GC and Threading
strabixbox at yahoo.com
Thu Nov 5 22:39:20 UTC 2015
Matthew Mondor writes:
> On Sun, 25 Oct 2015 09:28:03 +0100
> Bix <strabixbox at yahoo.com> wrote:
>> just two quick question:
>> Can you point me out where to look in the source code to understand
>> those aspect of ECL?
> If your OS supports real processes, you could fork() some processes
> dedicated for ECL, such that ECL's heap and gc wouldn't interfere with
> your application. Alternatively, you could use separate ECL-based
> server daemons to which your application would connect. ECL could then
> also either work non-threaded or threaded in that, or those processes,
> depending on your needs.
> However, you'd also then have to invoke ECL in an RPC manner from the
> main application. An example is emacs+SLIME connecting to ECL+swank,
> which uses a simple s-exp based exchange protocol. Other examples
> would be using JSON messages, SOAP/XMLRPC, HTTP/REST, FastCGI, CORBA,
> etc, and of course you could implement your own text or binary
> communication/memory-sharing protocol, using the most appropriate IPC
> method for your use-case...
I'm thinking about that possibilities but I really like to embed the
engine in the very same engine to share the structures.
> On the other hand, if you need ECL to have direct access to objects
> within your application's heap, you'd currently have no choice, your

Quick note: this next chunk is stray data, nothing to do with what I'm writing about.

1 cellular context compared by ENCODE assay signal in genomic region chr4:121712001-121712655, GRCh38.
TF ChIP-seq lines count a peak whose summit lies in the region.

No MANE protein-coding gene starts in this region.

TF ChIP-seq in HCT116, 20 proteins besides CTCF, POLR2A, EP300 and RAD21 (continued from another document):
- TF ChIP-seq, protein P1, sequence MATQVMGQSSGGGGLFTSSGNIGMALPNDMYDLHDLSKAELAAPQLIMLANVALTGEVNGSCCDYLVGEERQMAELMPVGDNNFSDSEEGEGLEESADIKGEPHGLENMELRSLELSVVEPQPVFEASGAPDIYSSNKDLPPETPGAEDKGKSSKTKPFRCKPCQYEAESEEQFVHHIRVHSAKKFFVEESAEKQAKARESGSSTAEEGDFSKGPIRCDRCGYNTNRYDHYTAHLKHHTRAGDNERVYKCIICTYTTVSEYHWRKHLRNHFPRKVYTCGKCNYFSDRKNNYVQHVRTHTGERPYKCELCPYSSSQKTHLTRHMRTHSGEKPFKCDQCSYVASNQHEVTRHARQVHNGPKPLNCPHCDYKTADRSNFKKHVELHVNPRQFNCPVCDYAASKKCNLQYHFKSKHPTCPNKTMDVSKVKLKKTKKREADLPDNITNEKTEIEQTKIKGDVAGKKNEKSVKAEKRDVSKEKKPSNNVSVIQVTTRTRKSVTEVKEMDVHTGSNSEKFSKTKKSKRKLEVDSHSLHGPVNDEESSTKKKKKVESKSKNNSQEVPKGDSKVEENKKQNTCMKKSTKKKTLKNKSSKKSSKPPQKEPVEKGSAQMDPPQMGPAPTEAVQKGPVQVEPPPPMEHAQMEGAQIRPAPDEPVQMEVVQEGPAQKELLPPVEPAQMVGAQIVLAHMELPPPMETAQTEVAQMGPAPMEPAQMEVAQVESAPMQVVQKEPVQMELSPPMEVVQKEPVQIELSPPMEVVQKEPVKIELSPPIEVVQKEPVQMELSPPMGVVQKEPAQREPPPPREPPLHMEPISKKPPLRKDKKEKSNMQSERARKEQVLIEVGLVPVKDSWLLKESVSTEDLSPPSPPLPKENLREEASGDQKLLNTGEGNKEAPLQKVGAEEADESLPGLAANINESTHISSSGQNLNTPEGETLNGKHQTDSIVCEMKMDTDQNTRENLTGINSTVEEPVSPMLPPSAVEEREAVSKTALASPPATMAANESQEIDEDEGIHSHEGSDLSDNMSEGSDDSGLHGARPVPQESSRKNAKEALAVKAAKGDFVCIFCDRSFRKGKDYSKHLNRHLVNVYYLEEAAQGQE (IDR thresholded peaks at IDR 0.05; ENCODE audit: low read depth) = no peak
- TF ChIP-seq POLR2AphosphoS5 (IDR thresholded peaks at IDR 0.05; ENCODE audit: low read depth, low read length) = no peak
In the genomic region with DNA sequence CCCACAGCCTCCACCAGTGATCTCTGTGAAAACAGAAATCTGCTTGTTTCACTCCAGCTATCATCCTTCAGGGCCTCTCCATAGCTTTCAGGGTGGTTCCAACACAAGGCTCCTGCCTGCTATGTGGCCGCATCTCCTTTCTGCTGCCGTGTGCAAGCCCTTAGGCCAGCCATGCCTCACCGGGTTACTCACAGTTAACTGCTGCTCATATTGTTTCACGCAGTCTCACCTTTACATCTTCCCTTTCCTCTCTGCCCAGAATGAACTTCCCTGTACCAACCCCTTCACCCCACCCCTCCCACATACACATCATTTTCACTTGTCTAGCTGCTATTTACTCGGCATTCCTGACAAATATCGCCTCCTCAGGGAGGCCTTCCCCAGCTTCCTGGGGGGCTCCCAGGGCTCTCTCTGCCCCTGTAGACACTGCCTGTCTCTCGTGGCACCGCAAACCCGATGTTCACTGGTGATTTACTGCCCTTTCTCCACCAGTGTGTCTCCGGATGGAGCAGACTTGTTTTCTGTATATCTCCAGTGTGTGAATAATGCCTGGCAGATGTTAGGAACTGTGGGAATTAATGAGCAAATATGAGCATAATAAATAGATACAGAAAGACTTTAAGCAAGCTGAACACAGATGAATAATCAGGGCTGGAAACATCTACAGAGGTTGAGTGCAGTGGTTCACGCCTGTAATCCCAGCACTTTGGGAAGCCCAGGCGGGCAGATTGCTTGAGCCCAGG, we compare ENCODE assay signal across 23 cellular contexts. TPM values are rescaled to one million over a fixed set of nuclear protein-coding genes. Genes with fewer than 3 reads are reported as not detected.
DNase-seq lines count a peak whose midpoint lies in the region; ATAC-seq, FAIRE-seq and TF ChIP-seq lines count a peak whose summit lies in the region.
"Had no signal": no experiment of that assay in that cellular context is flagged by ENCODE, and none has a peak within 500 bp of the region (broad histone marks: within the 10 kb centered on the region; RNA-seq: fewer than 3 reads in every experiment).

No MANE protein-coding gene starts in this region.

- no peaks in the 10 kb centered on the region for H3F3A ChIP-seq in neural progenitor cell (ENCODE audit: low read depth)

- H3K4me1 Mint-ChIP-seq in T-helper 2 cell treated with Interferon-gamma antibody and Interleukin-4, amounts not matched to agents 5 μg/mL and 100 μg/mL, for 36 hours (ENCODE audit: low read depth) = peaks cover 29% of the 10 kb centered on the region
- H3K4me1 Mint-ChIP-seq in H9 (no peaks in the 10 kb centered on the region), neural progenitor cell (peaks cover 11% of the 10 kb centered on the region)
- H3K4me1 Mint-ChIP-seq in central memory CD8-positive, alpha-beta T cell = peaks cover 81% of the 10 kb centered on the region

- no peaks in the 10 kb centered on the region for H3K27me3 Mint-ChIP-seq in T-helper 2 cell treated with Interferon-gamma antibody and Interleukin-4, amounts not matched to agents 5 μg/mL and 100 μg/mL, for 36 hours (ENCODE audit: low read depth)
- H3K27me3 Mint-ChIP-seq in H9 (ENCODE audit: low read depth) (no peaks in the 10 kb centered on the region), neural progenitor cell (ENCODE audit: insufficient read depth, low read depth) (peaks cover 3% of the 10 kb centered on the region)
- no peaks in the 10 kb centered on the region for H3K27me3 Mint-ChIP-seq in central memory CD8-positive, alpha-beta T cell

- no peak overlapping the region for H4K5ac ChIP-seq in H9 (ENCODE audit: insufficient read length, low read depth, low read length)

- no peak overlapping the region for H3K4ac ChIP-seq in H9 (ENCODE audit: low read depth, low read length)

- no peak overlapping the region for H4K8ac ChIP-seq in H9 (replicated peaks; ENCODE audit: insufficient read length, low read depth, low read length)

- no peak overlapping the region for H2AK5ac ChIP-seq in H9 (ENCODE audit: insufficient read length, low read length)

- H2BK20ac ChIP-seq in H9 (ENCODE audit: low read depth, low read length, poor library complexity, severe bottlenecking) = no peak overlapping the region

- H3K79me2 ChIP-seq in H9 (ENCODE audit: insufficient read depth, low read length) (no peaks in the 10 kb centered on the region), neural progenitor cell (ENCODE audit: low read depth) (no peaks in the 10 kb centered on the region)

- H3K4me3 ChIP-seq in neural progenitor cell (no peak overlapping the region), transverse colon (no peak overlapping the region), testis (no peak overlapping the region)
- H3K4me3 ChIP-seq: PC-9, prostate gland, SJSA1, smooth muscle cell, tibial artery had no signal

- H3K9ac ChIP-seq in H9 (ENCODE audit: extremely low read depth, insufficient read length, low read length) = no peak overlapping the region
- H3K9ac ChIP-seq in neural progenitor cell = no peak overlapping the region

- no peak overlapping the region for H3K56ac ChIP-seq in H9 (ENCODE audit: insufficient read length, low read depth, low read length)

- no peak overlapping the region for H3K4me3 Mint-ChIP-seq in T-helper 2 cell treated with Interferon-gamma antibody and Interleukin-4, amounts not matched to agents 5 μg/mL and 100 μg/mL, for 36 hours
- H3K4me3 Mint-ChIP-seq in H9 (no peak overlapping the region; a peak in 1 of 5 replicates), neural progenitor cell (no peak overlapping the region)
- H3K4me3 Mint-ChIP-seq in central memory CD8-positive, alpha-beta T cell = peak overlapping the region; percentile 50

> application would indeed dynamically link boehm-gc, and any thread
> calling into ECL would have to be "registered" with ECL (threads
> started by ECL itself are automatically registered).
I'm exploring that interesting possibility. I don't like that the GC
halt all the other thread but only the ones involved in the
embedding and calling of ECL. So I studying if it possible to register and
de-register a thread.
Given that my threads does not share anything I hope that I can have the
thread de-register himself when the ecl part is no more needed so
everything created by that thread can be collected.
1. Register my thread
2. Execute some lisp on ecl
3. Collect/copy he results
> It's also possible that your application might itself benefit from the
> GC; the library also remains friendly to code using explicit freeing.
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